A Christmas Story (1983) seems to have a secure place as a "holiday classic" these days, and is the most recently-made addition to the Holiday Classic Movie Pantheon. Maybe Elf (which I still haven't watched because of my contempt for Will Ferrell, even though it has the godlike Bob Nehwart in it) or one of those Tim Allen holiday movies or even the creepy "they have no souls!" animation of The Polar Express will get there someday, who knows?
(By the way, that's assuming that The Nightmare Before Christmas - one of only two Tim Burton films that are great all the way through - and Bad Santa will remain more "cult Christmas" than "TNT 24/7 Christmas Day repeat marathon" in their level of mainstream acceptability. We're talking society's picks when I'm talking "pantheon," not my personal choices.)
I used to dislike A Christmas Story. It didn't strike me as funny the first few times I encountered it in the '80s. My aunt and uncle adored it, I think in large part because its near-perfect recreation of the 1940s reminded them a lot of their own childhoods in the 1950s. But other than the Leg Lamp (and yes, I know there are A Christmas Story-branded Leg Lamps now - we just don't have a place for one!) and how the "you're gonna shoot your eye out!" thing ends up, it was pretty laugh-free for me at the time.
Nowadays, while I don't think I'll ever list A Christmas Story as a favorite, the repeat viewings have had their effect, and the movie's grown on me. I certainly laugh more at it now than I used to, but the thing I appreciate most about the movie is its attention to 1940s period detail.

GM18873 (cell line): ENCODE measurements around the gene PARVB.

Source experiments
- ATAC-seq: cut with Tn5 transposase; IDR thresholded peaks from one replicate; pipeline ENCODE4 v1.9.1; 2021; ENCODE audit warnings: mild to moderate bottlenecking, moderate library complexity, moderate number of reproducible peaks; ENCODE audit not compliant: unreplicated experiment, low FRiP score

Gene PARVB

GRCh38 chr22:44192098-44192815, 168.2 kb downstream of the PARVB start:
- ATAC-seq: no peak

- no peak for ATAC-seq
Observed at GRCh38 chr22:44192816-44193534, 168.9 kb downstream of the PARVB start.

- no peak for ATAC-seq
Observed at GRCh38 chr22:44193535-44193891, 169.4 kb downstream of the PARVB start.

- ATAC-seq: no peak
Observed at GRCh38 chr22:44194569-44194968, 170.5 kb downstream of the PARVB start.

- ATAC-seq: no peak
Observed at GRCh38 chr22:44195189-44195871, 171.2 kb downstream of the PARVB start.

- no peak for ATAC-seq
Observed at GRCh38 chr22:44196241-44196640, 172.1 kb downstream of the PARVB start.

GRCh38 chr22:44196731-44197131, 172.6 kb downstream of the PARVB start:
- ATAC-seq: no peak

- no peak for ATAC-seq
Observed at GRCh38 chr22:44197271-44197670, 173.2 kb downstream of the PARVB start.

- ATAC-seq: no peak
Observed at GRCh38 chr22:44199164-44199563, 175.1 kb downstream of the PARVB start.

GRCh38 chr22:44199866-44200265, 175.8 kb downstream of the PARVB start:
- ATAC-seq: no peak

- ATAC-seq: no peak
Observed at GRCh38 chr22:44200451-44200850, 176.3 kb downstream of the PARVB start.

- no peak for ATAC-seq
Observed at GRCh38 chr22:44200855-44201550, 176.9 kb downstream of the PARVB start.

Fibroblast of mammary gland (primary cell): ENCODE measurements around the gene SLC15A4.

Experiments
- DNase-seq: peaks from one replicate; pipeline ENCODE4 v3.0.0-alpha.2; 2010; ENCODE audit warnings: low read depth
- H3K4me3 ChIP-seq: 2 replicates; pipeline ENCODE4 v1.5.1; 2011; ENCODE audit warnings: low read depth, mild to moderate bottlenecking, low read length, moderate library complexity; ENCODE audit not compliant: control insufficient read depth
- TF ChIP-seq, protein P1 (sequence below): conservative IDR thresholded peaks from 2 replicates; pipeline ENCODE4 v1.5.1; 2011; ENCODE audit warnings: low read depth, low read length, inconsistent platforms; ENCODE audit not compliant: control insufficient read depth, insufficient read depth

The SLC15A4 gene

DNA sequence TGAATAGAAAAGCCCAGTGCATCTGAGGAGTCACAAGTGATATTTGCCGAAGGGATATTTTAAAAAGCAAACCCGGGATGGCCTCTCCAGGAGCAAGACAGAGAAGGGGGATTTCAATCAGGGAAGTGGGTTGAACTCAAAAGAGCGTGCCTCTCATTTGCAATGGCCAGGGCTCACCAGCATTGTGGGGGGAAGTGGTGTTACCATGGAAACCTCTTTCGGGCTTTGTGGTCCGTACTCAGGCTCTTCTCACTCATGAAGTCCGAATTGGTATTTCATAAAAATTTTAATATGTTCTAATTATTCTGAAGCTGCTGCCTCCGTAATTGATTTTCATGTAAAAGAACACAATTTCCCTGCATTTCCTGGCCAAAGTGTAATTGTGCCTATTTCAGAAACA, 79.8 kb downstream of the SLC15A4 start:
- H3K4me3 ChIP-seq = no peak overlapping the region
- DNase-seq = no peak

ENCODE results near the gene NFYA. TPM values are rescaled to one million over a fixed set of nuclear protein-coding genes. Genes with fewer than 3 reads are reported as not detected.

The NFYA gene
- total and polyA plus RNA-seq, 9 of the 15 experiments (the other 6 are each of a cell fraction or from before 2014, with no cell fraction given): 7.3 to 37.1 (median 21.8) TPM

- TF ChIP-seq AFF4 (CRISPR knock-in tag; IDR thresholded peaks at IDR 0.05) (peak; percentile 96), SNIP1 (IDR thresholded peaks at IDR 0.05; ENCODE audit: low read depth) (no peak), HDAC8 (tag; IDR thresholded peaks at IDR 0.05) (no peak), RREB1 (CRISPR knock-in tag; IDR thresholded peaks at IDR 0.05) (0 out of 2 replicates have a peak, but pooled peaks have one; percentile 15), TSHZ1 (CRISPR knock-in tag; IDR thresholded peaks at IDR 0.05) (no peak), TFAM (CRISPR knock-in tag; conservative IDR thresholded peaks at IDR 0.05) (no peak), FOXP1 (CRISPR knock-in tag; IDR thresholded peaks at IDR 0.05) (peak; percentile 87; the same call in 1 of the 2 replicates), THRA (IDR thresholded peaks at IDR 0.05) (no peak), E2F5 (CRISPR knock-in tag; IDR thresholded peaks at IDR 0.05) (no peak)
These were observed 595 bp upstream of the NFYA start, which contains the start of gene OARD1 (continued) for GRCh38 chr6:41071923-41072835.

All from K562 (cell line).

However, there is absolutely one thing about A Christmas Story that, every time it comes into the frame, takes me right out of the story:
The mom's hair.
I mean, look at this!
Ladies and gentlemen, that's not 1940s hair. That's a vintage 1983 poodle 'do from Hair Affair at the Mercer Mall. Could no one on this film convince Melinda Dillon (the actress playing the mom) to succumb to a period hairstyle? If she was so attached to that crazy frizzy thing (which I hate hate hated on women 'n' girls at the time, much less now), couldn't she have put on a wig? And unless I missed the Melinda Dillon Ascendancy of the early '80s, she wasn't a big enough star, then or ever, to have demanded "no one touches my hair!" and gotten away with it. Maybe she was boffing the director, I dunno.
Hairstyles are usually the downfall of period pieces. Of course, there are plenty of other clues to when a period piece was filmed, most often in the cinematography / lighting / color processing, but usually it's someone running around 33 CE Rome or King Arthur's court or Studio 54 c. 1977 with Anachronism Hair, like they just pulled them off the street, threw chainmail or a leisure suit on them, and called it a day.
So yeah, every time Ralphie's Mom is in the frame, it totally undoes the decor, the sweaters, Darren McGavin's irascible Dad (surely an ancestor of That '70s Show's Red Foreman), and hours and hours of painstaking research, set decoration, and costuming, all because that woman had to keep her damn poodle hair.
I usually am a purist when it comes to being against ex post facto alterations of movies and TV shows. No colorization, no Apocalypse Now Redux bloating , no George Lucas-style reedits. But if I could, I would digitally alter this film to put an actual 1940s hairstyle on this woman.
By the way, in Googling up the photo for this piece, I discovered that many, many men developed pre-adolescent crushes on Ralphie's Mom, and still think she's totally MILFy. Who knew? For me, the hair by itself trumps any other virtues of Melinda Dillon's, at least in this film. But then again, I was 16 when this movie came out, so I was spending my time pining over very real girls at school rather than getting dewy-eyed over Ralphie's Mom. Plus my own pre-adolescent crush on a TV or movie mom was Elizabeth Montgomery, and what poodle-haired latecomer could compete with that?